NYSE Beefs Up Surveillance of Insider Trading : Will Use Computer to Watch for Violations

Times Staff Writer

In a move to strengthen its self-policing efforts, the New York Stock Exchange has set up a market-surveillance unit that uses a computer database to seek out trading violations related to the growing number of merger and acquisition transactions.

Big Board officials said Wednesday that the new unit will eventually have a staff of eight and use a computer program called “ASAM,” for automated search and match, that will search for links between persons privy to merger information and purchasers of company stock.

Using such data sources as Standard & Poor’s stock directories and Securities and Exchange Commission filings, the data bank will include the names of thousands of corporate officials and companies, NYSE officials said. It will list thousands of others who might know details of pending deals, including lawyers, investment bankers and accountants, public relations and advertising personnel and even printers, they said.

Array of Details


Also in the database will be an array of personal details about company insiders, such as their country clubs, colleges, charitable and fraternal associations and even the ZIP codes of their residences.

Officials said they will ask corporate officials for the chronology of events that led to the merger or acquisition and will track the history of trades during the period.

“Some super-sophisticated investors will still try to hide their identities, but we think that if we trace these common interests we can be really effective in tracking down them and their partners,” said Donald J. Solodar, the exchange’s senior vice president for surveillance.

High-Speed Analysis


Exchange investigators have used similar matching techniques in the past, but officials said they expect the computer’s high-speed sorting to enable them to cut in half the time for the average investigation, which now lasts seven months. They said they believe investigators’ accuracy also will be improved.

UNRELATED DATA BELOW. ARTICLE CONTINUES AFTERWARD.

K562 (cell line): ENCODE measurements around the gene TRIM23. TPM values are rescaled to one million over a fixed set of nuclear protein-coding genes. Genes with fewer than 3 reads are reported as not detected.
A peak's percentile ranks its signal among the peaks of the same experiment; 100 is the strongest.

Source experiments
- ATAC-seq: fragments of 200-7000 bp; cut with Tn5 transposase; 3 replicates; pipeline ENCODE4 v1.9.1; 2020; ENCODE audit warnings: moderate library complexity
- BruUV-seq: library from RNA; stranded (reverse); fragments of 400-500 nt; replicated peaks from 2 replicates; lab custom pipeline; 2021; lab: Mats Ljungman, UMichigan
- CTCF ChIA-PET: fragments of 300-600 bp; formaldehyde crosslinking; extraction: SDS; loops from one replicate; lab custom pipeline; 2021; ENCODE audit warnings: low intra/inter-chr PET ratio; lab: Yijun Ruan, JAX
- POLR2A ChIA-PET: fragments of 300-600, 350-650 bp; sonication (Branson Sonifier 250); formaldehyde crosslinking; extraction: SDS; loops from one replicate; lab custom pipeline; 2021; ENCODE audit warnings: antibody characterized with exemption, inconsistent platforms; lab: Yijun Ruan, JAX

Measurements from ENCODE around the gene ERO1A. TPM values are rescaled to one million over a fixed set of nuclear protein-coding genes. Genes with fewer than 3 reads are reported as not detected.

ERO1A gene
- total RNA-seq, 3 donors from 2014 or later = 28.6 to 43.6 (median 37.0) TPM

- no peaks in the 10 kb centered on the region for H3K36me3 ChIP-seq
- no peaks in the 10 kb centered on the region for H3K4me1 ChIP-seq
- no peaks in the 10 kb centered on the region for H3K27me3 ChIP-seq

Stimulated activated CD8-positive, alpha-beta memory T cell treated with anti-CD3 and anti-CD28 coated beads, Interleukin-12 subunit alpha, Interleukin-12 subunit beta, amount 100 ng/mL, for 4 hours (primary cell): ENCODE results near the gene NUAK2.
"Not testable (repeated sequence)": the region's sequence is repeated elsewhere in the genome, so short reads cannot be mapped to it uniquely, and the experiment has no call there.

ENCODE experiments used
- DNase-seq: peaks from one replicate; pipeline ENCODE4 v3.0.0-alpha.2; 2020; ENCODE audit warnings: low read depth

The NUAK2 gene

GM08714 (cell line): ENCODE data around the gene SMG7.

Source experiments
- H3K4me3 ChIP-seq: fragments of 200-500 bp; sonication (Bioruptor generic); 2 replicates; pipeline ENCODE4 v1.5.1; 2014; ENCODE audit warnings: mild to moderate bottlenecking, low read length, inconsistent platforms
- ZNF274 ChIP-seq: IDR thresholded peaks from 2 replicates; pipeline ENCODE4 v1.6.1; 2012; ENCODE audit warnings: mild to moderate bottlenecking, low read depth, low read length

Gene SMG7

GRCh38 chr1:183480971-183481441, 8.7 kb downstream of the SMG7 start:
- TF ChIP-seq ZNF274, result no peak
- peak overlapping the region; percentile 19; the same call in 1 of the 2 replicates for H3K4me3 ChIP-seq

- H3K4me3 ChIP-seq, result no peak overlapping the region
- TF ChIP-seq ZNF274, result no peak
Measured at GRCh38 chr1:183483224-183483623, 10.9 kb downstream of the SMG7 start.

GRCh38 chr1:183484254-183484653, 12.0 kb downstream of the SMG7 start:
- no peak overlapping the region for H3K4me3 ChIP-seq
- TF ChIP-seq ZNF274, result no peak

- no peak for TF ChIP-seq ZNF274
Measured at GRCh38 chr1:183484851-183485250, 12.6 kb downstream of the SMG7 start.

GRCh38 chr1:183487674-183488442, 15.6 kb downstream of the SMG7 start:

Continued publicity about insiders who have illegally traded on information not made known to the public has prompted a general call for the stock exchanges to step up their enforcement efforts.

Exchange officials said the unit was organized in light of the continuing flurry of major mergers and acquisitions. Its staff will be assisted by others in the exchange’s 85-person market surveillance division.

The New York Stock Exchange has been steadily increasing its use of computers to track trading irregularities.


David Marcus, the exchange’s vice president for regulatory services, asserted that the exchange now catches all but a “small percentage” of insider-trading violations. “This will reduce that figure even further,” he said.

New York Stock Exchange investigations provided the initial leads in a number of highly publicized insider-trading cases, including one concerning former Deputy Defense Secretary Paul N. Thayer and another concerning a ring of persons who traded on advance information gained from a printer for Value Line investment reports.